Stack Overflow is a community of 4.7 million programmers, just like you, helping each other.

Join them; it only takes a minute:

Sign up
Join the Stack Overflow community to:
  1. Ask programming questions
  2. Answer and help your peers
  3. Get recognized for your expertise

I'm trying to scp a file from a remote server to my local machine. Only port 80 is accessible.

I tried:

scp -p 80 .

but got this error: cp: 80: No such file or directory

How do I specify the port number in a scp command?

share|improve this question
port should be in capital -P 80 – Eliethesaiyan 2 days ago
up vote 519 down vote accepted

Unlike ssh, scp uses the uppercase P switch to set the port instead of the lowercase p:

scp -P 80 ... # Use port 80 to bypass the firewall, instead of the scp default

The lowercase p switch is used with scp for the preservation of times and modes.

Here is an excerpt from scp's man page with all of the details concerning the two switches, as well as an explanation of why uppercase P was chosen for scp:

-P port   Specifies the port to connect to on the remote host. Note that this option is written with a capital 'P', because -p is already reserved for preserving the times and modes of the file in rcp(1).

-p           Preserves modification times, access times, and modes from the original file.

share|improve this answer
Thanks!!! Works like a charm! :) – One Two Three Apr 26 '12 at 20:38
+1 How crap that ssh uses p, and scp uses P – wim May 22 '13 at 6:23
btw, scp demands correct options order: scp -r some_directory -P 80 ... does not work ----- but scp -P 80 -r some_directory ... works. – Abdull Feb 8 '14 at 15:06
generally in linux the command is followed by the options and then the instructions/values – Gary May 21 '14 at 23:14
+1 for you, -100 for the guy that decided to use a capital P and not put some sort of warning in there if you specify a port after lower case p... – Grady Player Mar 23 '15 at 13:44

I'm using different ports then standard and copy files between files like this:

scp -P 1234 user@[ip address or host name]:/var/www/mywebsite/dumps/* /var/www/myNewPathOnCurrentLocalMachine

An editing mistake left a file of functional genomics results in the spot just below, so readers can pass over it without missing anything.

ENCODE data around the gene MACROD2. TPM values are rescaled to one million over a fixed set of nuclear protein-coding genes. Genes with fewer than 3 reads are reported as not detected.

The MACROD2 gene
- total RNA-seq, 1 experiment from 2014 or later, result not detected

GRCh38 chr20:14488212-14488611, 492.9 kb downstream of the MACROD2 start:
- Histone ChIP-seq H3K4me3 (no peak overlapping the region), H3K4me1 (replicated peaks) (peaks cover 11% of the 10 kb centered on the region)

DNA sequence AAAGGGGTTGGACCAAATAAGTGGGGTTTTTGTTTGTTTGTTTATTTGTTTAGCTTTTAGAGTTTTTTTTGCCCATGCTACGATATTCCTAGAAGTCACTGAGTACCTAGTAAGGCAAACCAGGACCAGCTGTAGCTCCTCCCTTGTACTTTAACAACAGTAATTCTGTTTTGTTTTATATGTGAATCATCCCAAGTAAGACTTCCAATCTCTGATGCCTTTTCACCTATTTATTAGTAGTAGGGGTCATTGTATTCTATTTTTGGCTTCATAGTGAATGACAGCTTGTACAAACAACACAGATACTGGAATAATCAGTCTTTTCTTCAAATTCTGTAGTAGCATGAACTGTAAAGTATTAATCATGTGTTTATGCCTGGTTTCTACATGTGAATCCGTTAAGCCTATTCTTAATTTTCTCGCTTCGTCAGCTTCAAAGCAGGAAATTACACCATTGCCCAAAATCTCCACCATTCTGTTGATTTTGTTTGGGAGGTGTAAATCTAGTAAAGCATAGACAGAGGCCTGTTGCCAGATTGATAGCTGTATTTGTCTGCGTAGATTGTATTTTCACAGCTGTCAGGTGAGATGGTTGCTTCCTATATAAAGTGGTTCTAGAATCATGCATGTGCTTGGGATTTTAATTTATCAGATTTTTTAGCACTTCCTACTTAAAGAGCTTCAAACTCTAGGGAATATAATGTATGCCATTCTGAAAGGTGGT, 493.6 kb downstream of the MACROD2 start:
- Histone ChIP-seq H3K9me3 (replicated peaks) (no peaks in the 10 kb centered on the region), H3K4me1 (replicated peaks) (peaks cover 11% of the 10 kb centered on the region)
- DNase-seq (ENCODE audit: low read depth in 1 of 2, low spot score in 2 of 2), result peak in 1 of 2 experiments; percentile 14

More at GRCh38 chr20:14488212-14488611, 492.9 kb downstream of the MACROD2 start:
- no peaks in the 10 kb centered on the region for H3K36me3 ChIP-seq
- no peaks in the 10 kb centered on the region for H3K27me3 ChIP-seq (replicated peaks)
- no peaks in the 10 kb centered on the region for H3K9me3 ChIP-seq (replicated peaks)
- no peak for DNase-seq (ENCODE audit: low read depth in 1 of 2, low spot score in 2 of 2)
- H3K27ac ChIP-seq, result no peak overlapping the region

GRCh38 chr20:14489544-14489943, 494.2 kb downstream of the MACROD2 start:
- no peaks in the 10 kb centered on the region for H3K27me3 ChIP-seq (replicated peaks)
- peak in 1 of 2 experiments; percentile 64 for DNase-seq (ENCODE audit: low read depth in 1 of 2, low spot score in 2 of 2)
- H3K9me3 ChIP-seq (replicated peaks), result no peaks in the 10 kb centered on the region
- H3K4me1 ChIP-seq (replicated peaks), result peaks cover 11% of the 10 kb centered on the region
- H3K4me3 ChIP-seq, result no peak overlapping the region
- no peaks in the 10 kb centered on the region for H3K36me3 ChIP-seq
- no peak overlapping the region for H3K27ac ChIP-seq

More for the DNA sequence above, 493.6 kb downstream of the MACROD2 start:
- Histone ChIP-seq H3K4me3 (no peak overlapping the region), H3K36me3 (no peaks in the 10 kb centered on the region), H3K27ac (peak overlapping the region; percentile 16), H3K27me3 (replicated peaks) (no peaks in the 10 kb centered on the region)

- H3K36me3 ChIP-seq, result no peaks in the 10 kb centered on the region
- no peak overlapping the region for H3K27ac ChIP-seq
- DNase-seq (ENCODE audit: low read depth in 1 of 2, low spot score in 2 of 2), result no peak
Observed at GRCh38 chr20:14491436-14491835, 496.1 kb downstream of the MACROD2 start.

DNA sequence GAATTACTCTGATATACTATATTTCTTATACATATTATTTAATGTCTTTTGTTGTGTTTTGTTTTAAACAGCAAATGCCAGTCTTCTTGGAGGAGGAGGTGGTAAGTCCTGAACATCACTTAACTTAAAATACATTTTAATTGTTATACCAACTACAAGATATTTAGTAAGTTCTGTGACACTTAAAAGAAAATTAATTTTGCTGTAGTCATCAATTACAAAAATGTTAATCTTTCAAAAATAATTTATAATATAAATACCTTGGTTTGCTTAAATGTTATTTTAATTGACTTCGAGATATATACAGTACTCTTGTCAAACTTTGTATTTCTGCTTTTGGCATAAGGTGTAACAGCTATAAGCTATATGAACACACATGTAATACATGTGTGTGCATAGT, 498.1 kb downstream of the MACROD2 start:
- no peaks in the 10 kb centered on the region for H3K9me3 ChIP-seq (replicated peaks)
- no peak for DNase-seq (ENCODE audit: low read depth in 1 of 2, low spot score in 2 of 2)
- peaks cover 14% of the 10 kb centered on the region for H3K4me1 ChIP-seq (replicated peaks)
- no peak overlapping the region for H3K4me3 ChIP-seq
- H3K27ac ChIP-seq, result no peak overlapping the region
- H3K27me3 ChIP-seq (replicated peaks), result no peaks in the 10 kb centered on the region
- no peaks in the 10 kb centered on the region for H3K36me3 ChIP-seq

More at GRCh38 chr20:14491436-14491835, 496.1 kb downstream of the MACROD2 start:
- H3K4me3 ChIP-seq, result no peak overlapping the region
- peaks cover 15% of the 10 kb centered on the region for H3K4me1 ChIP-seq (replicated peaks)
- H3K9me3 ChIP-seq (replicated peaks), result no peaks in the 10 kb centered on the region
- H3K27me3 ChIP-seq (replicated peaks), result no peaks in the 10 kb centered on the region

This is only for occasional use, if it repeats itself based on a schedule you should use rsync and cron job to do it.

share|improve this answer

One additional hint. Place the '-P' option after the scp command, no matter whether the machine you are ssh-ing into is the second one (aka destination). Example:

scp -P 2222 /absolute_path/source-folder/some-file
share|improve this answer

scp help tells us that port is specified by uppercase P.

~$ scp
usage: scp [-12346BCpqrv] [-c cipher] [-F ssh_config] [-i identity_file]
           [-l limit] [-o ssh_option] [-P port] [-S program]
           [[user@]host1:]file1 ... [[user@]host2:]file2

Hope this helps.

share|improve this answer

You know what's cooler than -P? nothing

If you use this server more than a few times, setup/create a ~/.ssh/config file with an entry like:

    Port 80


Host myserver myserver80 short yes_anything well-within-reason
    Port 80
    User username

Then you can use:

scp .


scp short:/root/file.txt .

You can use anything on the "Host" line with ssh, scp, rsync, git & more

There are MANY configuration option that you can use in config files, see:

man ssh_config

share|improve this answer
Bad configuration option: username. Use User username instead. – avjaarsveld Jun 21 at 10:28

Copying file to host: scp SourceFile remoteuser@remotehost:/directory/TargetFile

Copying file from host: scp user@host:/directory/SourceFile TargetFile

Copying directory recursively from host: scp -r user@host:/directory/SourceFolder TargetFolder

NOTE: If the host is using a port other than port 22, you can specify it with the -P option: scp -P 2222 user@host:/directory/SourceFile TargetFile

share|improve this answer
Just the NOTE would be enought – blagus Feb 19 at 2:10

Your Answer


By posting your answer, you agree to the privacy policy and terms of service.

Not the answer you're looking for? Browse other questions tagged or ask your own question.